Not all life lessons follow the conventional pattern. Sometimes the things that sculpt, change, influence, and actualize us the most are the unconventional, the inconvenient, the painful, the ludicrous. My friend kept her baby and, amazingly, she's still alive. And do you think this child and her survival has had a huge impact on a great number of people, for the better? Hell, yes. Even if she dies tomorrow, could one of us say Rebekkah should not have been born? Her life gone from the cosmic tapestry? (But it wouldn't be... there'd always been the sense of loss and who she might have been, never to be realized.)

    Maybe when I was younger, I could more easily draw up a scorecard based on my particular priorities in life and determined who should live and who should die... but that would have been immaturity on my part. Nowadays, I just see value in a lot that is not convenient and often painful. My son will have health issues until he dies, and he could die younger than his siblings, but he's extremely happy to be alive and probably the most exuberant of my three children, setting a fire under anyone he meets. So we are born, we live, we die. When we assess a life, a lot of the junk we go through seems to matter less than the overall impact of our lives or who we become during our lives. In the end, it just matters that we lived, and that we lived well regardless of what struggles we had to work through.

    I'm sure Sue's and her family's life has been enriched despite all the "conventional mess," and thus they did the better thing.

    Quote Originally Posted by cafe View Post
    Yeah, I don't know a lot about people with Downs, but I'm under the impression that they are generally as happy as anyone else. The stereotype is that they are sweet and happy people on the whole.
    I knew one in high school, and he was very happy -- it was everyone else who had issues to work through, but all of the kids in my class loved him. He did eventually die young (I think ten years ago), but again, he brought a lot of joy to everyone who met and interacted with him, and part of that was because he was NOT conventional and like everyone else... so he shook people and forced them out of complacency and learn to see and enjoy life in a simpler way as he did, rather than complicating what joy should mean for us. Yes, there were issues to deal in regards to emotional and intellectual capability, but at the same times, I don't think I know anyone who would have rather he been aborted.
    "Hey Capa -- We're only stardust." ~ "Sunshine"

    “Pleasure to me is wonder—the unexplored, the unexpected, the thing that is hidden and the changeless thing that lurks behind superficial mutability. To trace the remote in the immediate; the eternal in the ephemeral; the past in the present; the infinite in the finite; these are to me the springs of delight and beauty.” ~ H.P. Lovecraft

  6. #36
    Senior Member LEGERdeMAIN's Avatar
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    Peguy, it can be.
    “Some people will tell you that slow is good – but I’m here to tell you that fast is better. I’ve always believed this, in spite of the trouble it’s caused me. Being shot out of a cannon will always be better than being squeezed out of a tube. That is why God made fast motorcycles, Bubba…”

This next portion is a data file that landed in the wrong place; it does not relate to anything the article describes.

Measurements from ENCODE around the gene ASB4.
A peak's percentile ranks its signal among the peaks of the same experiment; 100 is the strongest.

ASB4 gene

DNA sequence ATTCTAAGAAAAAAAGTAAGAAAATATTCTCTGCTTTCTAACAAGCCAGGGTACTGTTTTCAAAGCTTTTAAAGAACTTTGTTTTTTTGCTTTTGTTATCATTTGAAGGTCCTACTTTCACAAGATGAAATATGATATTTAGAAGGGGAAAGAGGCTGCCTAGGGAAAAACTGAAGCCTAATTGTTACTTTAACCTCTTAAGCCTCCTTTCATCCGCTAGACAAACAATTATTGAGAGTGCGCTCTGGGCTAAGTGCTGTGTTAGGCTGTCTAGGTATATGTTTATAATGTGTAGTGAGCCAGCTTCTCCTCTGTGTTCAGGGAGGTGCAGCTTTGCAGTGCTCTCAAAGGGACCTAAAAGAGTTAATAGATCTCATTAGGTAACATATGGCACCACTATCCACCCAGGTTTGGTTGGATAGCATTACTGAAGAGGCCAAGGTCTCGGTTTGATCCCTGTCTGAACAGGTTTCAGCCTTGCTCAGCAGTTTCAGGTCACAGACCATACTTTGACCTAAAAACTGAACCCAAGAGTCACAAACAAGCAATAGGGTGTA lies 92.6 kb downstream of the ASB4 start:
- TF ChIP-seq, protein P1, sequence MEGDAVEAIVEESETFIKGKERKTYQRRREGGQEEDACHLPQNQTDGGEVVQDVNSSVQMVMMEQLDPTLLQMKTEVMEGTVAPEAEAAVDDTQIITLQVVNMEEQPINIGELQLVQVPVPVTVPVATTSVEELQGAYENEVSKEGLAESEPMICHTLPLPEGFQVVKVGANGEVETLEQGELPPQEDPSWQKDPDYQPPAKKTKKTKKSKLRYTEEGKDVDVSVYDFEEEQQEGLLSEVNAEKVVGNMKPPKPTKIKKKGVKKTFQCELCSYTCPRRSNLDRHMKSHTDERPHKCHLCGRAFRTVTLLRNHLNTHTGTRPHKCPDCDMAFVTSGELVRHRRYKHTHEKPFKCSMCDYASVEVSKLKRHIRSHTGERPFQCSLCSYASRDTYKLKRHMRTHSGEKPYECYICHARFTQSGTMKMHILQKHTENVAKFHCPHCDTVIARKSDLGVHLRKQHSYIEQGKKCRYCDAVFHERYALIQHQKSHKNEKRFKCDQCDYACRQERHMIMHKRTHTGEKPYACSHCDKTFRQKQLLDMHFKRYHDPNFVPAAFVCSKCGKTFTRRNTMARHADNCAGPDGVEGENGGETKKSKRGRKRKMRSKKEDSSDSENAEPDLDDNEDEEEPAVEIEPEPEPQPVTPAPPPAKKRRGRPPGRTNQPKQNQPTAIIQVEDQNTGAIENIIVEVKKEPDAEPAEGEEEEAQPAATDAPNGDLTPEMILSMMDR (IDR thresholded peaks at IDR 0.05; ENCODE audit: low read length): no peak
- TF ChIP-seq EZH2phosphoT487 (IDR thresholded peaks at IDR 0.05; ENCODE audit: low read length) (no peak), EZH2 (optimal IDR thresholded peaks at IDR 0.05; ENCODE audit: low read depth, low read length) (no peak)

7. #37
    Senior Member sculpting's Avatar
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    Quote Originally Posted by Hexis View Post
    I never said anything about the child being perfect. But like someone else said in this thread Down-syndrome isnt just one issue, it can lead to many many different problems in a persons life and many DONT live a fullfilled life cause they die from complications half through life related to Down-syndrom. And im not talking about children who may be born with minor complications, im talking about the ones that will require society to help raise. The ones who will never be able to contribute to society, will only be a burdern and due to these things will never live life to the fullest imo. And if that makes you retch then so be it, id prefer to live in a society that discarded these useless individuals then allowing them to live this facade of a life.



    Have you ever talked to someone with downs? I havent, but how do you know they "enjoy" their lives so much? Yeah because of downs they tend to appear happy go lucky but thats mostly cause the ones who have it really bad cant tell real from not. Know i dont know about you but thats NOT life. Thats a delusion. And as for kids who are even more menatlly retarded. Well I remember seeing these kids in school and the only thing i could think of is why would anyone keep them alive. More than half the time they where screaming or crying cause they couldnt communicate their own needs well enough. Or would see others walking around normally and break out into hysteria. Anyone who looks can see it, these kids are NOT happy with their lives. Just no one likes to think of the alternative cause its a human life. To me its not a life, its a sick joke.

    Yes but at least those people were given the ability to make their lives better. Sorry if i think its cruel to allow someone to live an existence that requires them to depend upon someone their entire lives to function. If i got brain damage tomorrow, or found out i had Alzheimers i assure i would want to be tooken out to a shed and shot in the head.

    Thats a joke, once again the "life" that a mentally retarded, not gifted individual lives is a delusion. And thinking its anything else is also a delusion.